Slavery and racism are the original sins of the United States and especially the South. I grew up in Montgomery, Alabama, in the 1980s, and though you'd think we'd have learned better by then, I heard white people using the N word nearly every single day. We cannot ignore the existence of the word any more than we can ignore the existence of racism, and I worry that by, you will pardon the pun, whitewashing history, we are doing ourselves a great disservice. And I believe this is the unintended consequence of this well-intentioned attempt to make Twain's masterpiece more palatable to students. Would any of us do this to To Kill a Mockingbird? Invisible Man? The works of Faulkner and Flannery O'Connor? Our greatest authors did not use the N-word lightly, and it was (and, regrettably, still is) part of our lives growing up Southerners. And a big part of growing up is being made uncomfortable. That's how you learn right from wrong.

I don't like the word. Never have. Many of my white classmates tossed it around with no real clue to its meaning, but if my mom had ever heard me say it, well, the results wouldn't have been pretty. When I read the word in a novel, it still makes me flinch. I knew what it meant early on in life, and I knew that people that used it frequently were generally not people I wanted to be around. But I fear that simply pretending the word doesn't exist does us no favors as readers or thinkers, that it attempts to hide the ugliness of an ugly part of our world that still exists, all to make us comfortable. But comfort is not what I look for in a book. I think Kafka said it best (and thanks to Robert Segedy for turning me on to this quote some years ago): "A book must be the axe for the frozen sea inside of us."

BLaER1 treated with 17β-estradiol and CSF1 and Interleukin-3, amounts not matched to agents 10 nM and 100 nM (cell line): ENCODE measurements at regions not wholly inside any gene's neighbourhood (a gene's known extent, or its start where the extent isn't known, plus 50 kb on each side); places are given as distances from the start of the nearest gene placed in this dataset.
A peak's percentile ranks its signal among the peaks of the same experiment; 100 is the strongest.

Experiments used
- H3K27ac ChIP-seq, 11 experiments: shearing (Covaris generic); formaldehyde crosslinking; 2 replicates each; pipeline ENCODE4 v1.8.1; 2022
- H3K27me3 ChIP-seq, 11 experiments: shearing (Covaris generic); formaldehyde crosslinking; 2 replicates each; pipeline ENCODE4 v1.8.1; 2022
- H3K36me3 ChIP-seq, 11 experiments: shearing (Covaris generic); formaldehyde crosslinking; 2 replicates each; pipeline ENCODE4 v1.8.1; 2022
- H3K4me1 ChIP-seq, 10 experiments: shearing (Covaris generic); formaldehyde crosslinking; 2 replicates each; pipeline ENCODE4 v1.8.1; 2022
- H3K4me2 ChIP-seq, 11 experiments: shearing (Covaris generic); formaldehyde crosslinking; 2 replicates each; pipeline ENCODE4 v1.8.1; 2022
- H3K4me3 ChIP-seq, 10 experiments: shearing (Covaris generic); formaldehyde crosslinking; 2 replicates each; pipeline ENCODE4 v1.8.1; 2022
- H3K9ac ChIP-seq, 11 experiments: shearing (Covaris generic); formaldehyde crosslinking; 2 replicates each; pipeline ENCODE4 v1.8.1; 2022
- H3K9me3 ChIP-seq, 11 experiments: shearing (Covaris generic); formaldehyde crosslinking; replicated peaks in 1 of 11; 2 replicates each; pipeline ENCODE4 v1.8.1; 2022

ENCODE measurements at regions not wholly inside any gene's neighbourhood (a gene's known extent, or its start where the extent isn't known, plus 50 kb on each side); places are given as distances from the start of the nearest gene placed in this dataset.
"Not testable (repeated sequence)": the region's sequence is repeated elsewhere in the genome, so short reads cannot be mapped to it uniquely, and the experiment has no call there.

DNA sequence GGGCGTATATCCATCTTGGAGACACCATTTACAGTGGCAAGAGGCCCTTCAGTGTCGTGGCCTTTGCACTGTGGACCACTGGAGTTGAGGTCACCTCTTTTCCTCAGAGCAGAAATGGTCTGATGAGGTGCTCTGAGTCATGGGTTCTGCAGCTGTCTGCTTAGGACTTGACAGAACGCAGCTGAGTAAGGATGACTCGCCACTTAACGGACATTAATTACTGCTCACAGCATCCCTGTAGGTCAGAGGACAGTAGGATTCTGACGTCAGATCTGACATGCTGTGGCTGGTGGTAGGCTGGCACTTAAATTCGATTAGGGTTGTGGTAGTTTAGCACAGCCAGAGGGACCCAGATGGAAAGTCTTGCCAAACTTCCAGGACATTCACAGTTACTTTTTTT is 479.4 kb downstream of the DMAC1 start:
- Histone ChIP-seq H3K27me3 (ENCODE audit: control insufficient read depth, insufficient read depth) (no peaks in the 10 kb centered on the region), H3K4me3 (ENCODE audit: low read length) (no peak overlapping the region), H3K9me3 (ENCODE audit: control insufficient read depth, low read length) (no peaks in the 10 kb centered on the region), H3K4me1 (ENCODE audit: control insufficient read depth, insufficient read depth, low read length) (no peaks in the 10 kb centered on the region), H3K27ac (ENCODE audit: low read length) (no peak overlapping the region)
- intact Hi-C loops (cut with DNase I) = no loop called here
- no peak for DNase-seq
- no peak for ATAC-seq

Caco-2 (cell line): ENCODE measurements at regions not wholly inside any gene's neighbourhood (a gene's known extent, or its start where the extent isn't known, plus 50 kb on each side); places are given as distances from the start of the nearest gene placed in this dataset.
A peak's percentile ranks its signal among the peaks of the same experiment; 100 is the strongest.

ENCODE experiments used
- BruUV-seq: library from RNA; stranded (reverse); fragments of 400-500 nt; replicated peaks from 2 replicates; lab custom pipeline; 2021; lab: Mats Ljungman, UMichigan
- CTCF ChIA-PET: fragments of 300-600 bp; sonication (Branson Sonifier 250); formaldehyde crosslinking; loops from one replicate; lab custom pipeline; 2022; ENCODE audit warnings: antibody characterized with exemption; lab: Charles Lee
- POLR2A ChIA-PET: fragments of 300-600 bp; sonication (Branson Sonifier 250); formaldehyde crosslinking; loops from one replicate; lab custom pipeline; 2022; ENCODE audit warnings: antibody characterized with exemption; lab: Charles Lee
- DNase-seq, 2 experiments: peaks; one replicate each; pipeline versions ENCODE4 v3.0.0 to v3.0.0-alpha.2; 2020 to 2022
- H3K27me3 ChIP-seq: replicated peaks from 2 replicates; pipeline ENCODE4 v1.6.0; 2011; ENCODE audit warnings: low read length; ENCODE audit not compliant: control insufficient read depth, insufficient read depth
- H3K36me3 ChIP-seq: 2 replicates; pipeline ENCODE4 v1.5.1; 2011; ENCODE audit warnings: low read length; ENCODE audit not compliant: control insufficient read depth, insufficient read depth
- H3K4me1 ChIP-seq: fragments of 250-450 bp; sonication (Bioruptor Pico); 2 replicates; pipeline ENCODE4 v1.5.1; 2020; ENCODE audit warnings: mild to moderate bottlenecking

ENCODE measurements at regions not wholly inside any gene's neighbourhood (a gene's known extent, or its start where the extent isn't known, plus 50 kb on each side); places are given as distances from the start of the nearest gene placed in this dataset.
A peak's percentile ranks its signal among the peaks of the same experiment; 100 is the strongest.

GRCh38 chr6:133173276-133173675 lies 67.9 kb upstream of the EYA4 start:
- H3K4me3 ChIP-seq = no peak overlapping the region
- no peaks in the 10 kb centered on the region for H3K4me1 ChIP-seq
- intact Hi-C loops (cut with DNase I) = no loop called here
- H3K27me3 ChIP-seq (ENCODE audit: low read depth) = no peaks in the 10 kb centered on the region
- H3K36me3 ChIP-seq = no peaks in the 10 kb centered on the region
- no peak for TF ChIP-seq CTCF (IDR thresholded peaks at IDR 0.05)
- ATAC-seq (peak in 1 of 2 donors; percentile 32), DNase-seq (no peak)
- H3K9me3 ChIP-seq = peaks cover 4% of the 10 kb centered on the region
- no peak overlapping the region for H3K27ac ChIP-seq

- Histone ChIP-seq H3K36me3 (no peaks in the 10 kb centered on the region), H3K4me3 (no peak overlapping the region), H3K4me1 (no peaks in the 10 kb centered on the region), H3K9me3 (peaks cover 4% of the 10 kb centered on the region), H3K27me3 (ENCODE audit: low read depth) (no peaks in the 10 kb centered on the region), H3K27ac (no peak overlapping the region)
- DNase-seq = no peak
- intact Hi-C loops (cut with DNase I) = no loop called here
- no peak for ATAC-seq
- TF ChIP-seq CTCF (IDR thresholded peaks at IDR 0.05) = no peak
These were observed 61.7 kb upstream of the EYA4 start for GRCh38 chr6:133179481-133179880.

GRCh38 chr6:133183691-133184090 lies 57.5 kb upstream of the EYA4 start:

Harper Muse: When We Had Wings: A Story of the Angels of Bataan by Ariel Lawhon, Kristina McMorris, and Susan Meissner

Book Vault Cooks Up Nutrition Series

Customers who made New Year's resolutions to shape up this year can take part in nutrition classes at the Book Vault in Oskaloosa, Iowa. The four-part weekly series, which begins tomorrow, features recipes, advice on healthier eating and suggestions for cooking and meal-planning.

The classes are led by Jamilee McQuivey, a fitness and nutrition expert and co-author of the health-conscious cookbook Three Plates at the Table. The cost is $50 for all four classes or $15 for single sessions.

Classes take place in the Book Vault's kitchen, which is fitted out "just like a kitchen in your home," said manager April Gorski. Along with an oven, dishwasher, microwave, refrigerator and gas cooktop, a pivoting counter with a mirror above it allows all attendees to see the food prep.